I Chose a Bilateral Mastectomy
Puyallup Portrait Photographer | Melissa Ide Photography
Why, you ask, would a woman choose a bilateral mastectomy? Well, this cancer thing has been a six month battle. Already! It has passed so quickly, like a whirlwind. The last appointment with my surgeon, Dr. Stowell, was very positive, a lumpectomy with removal of a few lymph nodes, followed with radiation. My MRI had shown a complete resolution of abnormal cells, basically the cancer was non-existent on the scan.
So why the mastectomy? What changed literally overnight? My surgeon presented my case to her board after my appointment and they decided that because I am so young, 38 years old, the chance of recurrence was too high. So, the very next day I received a call from my surgeon with the news. She believed as they did and presented the option of a mastectomy. I calmly thanked her for calling and hung up the phone. Jay could tell that I was upset, I walked outside, shut the door, and sat on the porch. We had been fighting so hard to kill this cancer crap and it still resulted in the mastectomy. I was still going to have to alter my body significantly. I was livid!
Dr. Stowell suggested a plastic surgeon for me to talk through my options with. Dr. Realica was awesome to meet and answered all of my questions. We discussed options, what the surgery would be like, and approximate recovery time. I left with a few options and lots of things to think about.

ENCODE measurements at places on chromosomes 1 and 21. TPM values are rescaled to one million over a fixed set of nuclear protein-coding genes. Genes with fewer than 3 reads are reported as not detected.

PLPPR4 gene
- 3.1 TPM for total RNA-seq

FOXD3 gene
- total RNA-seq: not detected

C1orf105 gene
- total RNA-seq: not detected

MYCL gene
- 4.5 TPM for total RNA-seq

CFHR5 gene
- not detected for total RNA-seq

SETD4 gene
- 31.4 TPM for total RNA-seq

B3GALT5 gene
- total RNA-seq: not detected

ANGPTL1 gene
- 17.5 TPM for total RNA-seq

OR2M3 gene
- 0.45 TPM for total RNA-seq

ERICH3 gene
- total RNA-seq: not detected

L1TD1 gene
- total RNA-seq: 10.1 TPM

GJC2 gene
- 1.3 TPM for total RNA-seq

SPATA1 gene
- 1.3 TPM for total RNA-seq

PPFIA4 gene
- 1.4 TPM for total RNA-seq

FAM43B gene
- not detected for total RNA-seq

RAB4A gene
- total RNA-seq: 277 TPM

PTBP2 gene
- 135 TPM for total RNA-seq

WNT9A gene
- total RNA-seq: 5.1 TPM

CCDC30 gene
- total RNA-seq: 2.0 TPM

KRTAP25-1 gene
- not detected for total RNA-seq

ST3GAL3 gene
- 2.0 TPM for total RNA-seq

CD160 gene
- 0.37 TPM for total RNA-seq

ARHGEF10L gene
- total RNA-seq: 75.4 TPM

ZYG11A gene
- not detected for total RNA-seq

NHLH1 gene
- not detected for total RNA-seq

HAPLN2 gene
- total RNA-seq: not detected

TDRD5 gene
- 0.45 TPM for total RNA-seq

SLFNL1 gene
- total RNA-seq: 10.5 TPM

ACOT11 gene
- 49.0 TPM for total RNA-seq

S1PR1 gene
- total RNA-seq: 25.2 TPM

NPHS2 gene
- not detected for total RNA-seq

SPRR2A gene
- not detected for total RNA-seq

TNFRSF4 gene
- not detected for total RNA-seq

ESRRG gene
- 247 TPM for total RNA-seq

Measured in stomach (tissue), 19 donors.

After spending a few days thinking things through I decided that I would have a bilateral mastectomy. I realized that if I had to go through all of this insane cancer crap I might as well have a small perk. Or two new perks in this case. It turns out that there is a law that requires insurance companies to cover any reconstruction or alteration to the ‘healthy’ breast to create a matched set. Yay for me!
On Oct. 9 I made the journey over to Tacoma General to have my pre surgery appointment. I went over a few things with the nurses, had an EKG, and a chest x-ray. I received all of the information for the night before surgery, like no food or beverage after midnight. Paperwork for medications and aftercare.
The doctors plan on my staying in the hospital for one night. It has been determined that the risk of infection is higher if I remain in the hospital longer than the 24 hours that is anticipated and I have been encouraged to try to get home as quickly as I can. Our goal will be to establish control over any pain that I will be having and to make sure that I understand how to work the drains that will be inserted during the surgery.
We anticipate at least four weeks of recovery time, which means at least a four week medical leave from work. There is a possibility that I will also be returning to work part time initially but hopefully that won’t be the case. I plan to take it very easy and to ask for help often during recovery.
I am nervous and scared. The surgery itself is overwhelming. I don’t like the after effects of the anesthesia, it has made me sick in the past. I love the idea of living a long, healthy life so the scary stuff will just have to hurry up and get over.
Surgery is Thurs. Oct. 16 and at this point it can’t get here soon enough. I’ll take any positive thoughts and energy the universe can muster up.